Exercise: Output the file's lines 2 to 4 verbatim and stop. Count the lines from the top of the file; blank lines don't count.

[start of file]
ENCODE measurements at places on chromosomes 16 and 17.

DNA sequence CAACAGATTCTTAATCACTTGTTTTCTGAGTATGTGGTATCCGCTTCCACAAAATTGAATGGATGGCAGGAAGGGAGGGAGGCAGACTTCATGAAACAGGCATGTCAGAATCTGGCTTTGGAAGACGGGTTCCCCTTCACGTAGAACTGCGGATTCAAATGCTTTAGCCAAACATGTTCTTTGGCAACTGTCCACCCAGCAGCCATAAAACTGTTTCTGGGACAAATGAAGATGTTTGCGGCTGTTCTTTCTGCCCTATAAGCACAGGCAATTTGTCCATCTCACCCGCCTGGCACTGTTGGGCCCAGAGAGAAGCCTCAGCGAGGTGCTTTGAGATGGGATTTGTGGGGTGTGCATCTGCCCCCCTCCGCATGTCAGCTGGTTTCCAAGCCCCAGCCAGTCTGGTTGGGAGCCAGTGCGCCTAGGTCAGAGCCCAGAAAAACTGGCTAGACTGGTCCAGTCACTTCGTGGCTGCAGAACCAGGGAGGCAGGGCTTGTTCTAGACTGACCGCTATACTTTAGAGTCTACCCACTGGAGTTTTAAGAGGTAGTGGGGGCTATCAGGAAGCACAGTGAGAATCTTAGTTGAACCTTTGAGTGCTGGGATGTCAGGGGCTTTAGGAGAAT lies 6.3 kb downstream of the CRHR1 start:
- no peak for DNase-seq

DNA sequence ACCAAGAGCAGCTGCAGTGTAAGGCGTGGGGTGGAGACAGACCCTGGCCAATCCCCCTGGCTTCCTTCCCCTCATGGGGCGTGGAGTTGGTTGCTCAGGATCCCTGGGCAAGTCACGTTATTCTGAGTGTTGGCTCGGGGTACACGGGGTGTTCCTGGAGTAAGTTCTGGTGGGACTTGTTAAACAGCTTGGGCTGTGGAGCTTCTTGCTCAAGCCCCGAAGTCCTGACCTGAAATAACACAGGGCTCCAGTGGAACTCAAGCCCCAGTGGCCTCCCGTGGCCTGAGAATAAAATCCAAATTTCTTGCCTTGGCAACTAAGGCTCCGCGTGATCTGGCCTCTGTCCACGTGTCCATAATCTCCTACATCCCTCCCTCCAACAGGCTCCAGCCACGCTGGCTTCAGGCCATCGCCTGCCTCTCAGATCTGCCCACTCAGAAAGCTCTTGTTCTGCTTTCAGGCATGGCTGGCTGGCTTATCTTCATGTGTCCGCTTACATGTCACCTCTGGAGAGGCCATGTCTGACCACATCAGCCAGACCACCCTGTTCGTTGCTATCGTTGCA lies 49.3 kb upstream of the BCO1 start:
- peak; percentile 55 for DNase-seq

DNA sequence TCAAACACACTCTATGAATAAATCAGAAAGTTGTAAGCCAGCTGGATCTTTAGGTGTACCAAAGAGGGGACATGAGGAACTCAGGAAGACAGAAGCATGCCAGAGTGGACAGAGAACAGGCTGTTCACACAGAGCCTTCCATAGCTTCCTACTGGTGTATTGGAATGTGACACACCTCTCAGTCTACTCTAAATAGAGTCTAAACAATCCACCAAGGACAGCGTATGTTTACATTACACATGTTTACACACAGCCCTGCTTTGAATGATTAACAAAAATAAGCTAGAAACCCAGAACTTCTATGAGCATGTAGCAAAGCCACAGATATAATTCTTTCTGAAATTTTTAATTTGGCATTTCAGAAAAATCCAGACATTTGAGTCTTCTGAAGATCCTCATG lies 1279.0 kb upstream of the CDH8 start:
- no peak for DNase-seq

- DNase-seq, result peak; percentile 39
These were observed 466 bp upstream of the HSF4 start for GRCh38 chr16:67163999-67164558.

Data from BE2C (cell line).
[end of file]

DNA sequence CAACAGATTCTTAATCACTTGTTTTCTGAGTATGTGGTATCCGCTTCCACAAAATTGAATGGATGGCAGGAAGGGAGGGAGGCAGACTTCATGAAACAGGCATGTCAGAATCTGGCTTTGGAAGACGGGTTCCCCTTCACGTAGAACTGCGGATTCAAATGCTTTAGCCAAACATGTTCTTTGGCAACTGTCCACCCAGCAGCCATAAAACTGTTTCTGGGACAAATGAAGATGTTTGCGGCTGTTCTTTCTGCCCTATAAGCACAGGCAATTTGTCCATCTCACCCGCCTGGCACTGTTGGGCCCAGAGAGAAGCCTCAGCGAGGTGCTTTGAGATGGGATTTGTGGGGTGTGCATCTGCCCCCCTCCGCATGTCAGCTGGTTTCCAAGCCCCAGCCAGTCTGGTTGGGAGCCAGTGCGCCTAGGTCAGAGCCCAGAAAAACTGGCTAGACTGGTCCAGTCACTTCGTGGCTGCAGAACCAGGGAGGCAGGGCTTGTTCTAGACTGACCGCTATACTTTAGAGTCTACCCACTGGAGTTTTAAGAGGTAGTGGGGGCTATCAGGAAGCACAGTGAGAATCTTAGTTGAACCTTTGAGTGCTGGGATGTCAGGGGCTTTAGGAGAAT lies 6.3 kb downstream of the CRHR1 start:
- no peak for DNase-seq

DNA sequence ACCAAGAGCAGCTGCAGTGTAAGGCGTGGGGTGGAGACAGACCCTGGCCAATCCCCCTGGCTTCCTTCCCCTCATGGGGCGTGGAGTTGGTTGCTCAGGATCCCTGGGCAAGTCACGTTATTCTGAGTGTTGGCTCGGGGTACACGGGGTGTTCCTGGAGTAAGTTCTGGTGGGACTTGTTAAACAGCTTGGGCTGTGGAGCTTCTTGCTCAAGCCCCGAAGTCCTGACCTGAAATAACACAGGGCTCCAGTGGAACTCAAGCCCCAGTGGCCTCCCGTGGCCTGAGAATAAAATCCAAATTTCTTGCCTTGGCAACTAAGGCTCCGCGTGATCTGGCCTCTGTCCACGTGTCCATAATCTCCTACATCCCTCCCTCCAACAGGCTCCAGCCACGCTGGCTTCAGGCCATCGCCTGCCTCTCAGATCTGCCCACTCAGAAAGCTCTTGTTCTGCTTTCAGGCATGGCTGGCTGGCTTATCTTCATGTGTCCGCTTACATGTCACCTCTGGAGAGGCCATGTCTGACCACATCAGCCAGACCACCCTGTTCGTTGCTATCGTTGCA lies 49.3 kb upstream of the BCO1 start: